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Is the PR industry lagging behind other marketing sectors in data analysis?

by | Sep 8, 2016 | Big Data, Marketing, Public Relations

Many people involved in the PR industry agree that the business needs to start making sense of the volumes of data available. There are no widespread metrics, analytics or KPIs. This stands in stark contrast to related industries like product marketing and advertising. Data analysis has been important to these industries for decades. The development of the Barcelona Principles is a big step forward for public relations, but it isn’t enough. The whole industry must practice a great deal more data analysis or it will fall even further behind other sectors of marketing.

The example that marketing has set

Marketing has always been data driven, and that dynamic has only strengthened in the past few years. Digital marketing is entirely based around data analysis, and always has been. Google Analytics is probably the most well-known tool in the marketing industry, but it is certainly not the only one. There are hundreds of other tools, and more are popping up every day. These programs allow companies to get enormous amounts of data distilled down to a few usable metrics. This can increase the efficiency of their operations enormously if used properly.

The data can tell analysts many things. It can tell them which demographics they’re successfully reaching, and which they need to work on. This, in turn, tells marketers where and how they need to spend their money. It is inconceivable to anyone in marketing in this day and age to not analyze a large amount of data when making any major decision.

The problematic mindset in the PR industry

The prevailing philosophy within the PR sector is that the business is more of an art than a science. That is, subjective feelings often play a large part in the decisions made by PR professionals. This is how things have done in the industry for quite some time, and many PR professionals are somewhat resistant to change as a result. This is especially true of veterans of the industry, who have been involved since before the Internet was such a major factor. Younger PR professionals often don’t resist change as much, but they are not often high up enough in the company to make changes in corporate culture.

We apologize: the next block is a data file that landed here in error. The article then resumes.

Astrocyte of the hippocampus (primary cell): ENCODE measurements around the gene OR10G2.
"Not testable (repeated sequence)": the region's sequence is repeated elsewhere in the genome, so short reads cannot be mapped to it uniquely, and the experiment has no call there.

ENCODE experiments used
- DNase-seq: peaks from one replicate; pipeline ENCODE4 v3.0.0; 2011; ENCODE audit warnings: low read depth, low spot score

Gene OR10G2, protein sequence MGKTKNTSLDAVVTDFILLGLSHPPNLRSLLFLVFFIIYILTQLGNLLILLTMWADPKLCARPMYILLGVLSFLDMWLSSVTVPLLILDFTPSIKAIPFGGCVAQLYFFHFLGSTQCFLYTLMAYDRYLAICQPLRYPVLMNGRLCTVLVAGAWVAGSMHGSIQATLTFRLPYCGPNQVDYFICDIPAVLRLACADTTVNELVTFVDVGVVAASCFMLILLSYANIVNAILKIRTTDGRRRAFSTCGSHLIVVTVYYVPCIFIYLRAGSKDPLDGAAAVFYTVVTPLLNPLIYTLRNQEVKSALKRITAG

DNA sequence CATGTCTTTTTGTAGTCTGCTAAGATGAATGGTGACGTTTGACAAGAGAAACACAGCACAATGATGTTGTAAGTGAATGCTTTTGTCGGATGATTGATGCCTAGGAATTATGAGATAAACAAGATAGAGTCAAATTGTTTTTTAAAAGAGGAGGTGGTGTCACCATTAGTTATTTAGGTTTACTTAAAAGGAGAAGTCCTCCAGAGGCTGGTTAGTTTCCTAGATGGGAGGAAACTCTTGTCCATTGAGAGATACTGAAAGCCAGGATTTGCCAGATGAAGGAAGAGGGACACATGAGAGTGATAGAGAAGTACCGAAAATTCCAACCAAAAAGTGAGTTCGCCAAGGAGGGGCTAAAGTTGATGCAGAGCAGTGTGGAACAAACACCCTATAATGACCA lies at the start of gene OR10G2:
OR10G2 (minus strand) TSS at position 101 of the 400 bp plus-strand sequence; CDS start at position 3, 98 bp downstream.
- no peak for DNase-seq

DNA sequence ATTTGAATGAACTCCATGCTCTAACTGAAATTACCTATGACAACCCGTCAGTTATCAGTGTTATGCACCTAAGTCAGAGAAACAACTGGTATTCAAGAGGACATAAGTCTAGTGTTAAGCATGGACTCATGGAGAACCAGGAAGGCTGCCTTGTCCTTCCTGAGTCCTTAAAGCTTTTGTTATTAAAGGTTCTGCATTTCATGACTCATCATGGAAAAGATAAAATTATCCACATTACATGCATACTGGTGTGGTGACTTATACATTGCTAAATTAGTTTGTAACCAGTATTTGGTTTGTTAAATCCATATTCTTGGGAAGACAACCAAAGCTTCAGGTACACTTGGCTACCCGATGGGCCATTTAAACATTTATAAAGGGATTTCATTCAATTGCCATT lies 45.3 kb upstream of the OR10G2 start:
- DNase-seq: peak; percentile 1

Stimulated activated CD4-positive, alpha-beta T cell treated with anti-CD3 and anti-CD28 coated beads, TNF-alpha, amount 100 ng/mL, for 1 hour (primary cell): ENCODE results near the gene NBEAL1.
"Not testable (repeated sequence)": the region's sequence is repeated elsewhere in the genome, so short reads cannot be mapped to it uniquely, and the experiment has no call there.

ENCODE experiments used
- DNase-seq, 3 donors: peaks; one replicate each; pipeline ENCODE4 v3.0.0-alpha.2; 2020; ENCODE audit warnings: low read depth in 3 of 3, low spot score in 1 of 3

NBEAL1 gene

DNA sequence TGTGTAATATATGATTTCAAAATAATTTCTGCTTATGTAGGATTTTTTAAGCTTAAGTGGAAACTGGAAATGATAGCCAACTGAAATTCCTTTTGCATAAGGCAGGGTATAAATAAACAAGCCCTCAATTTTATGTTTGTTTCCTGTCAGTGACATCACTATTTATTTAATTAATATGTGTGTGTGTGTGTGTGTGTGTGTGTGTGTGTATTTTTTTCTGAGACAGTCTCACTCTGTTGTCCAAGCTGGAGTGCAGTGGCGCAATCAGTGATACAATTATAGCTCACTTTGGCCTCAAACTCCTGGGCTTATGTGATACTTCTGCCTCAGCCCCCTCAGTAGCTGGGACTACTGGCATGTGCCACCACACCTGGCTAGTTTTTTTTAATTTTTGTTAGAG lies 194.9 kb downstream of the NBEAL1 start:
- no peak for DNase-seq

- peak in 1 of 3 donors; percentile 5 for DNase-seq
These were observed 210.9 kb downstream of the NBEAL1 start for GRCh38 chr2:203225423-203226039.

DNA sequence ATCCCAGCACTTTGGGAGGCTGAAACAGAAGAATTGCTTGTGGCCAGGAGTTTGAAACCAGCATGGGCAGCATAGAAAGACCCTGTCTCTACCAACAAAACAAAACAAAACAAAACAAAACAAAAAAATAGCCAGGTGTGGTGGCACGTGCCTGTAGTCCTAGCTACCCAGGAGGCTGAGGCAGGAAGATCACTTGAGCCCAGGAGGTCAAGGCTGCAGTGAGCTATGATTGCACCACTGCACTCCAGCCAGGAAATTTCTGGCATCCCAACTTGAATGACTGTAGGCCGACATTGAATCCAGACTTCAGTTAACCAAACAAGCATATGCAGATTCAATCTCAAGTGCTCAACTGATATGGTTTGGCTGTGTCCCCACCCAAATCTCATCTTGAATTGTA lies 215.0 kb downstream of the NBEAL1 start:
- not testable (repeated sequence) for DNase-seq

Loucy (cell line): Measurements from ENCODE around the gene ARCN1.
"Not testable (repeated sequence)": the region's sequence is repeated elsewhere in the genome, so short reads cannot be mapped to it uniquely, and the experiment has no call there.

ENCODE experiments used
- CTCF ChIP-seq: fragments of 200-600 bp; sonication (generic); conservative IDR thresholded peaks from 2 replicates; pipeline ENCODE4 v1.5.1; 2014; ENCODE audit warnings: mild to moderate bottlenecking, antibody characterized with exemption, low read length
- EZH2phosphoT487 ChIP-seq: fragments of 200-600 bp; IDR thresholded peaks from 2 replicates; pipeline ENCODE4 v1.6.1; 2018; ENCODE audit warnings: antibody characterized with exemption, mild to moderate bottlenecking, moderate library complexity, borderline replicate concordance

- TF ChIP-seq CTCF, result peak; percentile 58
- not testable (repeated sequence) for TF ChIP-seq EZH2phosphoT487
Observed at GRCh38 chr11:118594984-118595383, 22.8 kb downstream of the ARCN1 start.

How the PR industry could change

While the mindset of PR being an art form certainly needs to change, there are some aspects of the business that can’t be summed up in statistics. It’s hard to measure the impact of an article in a major publication, for example. However, there are ways to quantify how many people have read it, and how many people have shared it on social media. Of course, these metrics don’t track how many people see and share the piece years and years afterward. More problematically, there is no way metrics can track the importance of each user. It only takes one powerful person to see an article and change the course of a company’s future.

The more one looks at the PR industry, the more difficult the problem of integrating quantitative data seems. However, there is a way. Whilst tracking users may not work in PR, those in the industry can look at statistics based on the success of past PR strategies. Every PR company keeps records of their campaigns, so it won’t be hard to get objective data from their past failures and successes.

It is vital that new strategies based on quantitative data be communicated to the client. Otherwise, they may feel out of the loop. Personal relationships with clients are very important in PR, and this should stay the same, even if other aspects of the PR industry change.

Leveraging data

The process of leveraging big data should be better utilized in the PR industry. Analytics of published articles are just the tip of the iceberg. A client’s website traffic, for example, can be infinitely useful. The timing and demographics of users can reflect the success of PR campaigns, if analyzed correctly. This is just one possible outcome of a PR agency using data to inform its practices. The possibilities are nearly infinite, if these data streams are analyzed properly.

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Jeremy Sutter
Jeremy Sutter is a freelance writer and former mobile marketing manager at Adobe.

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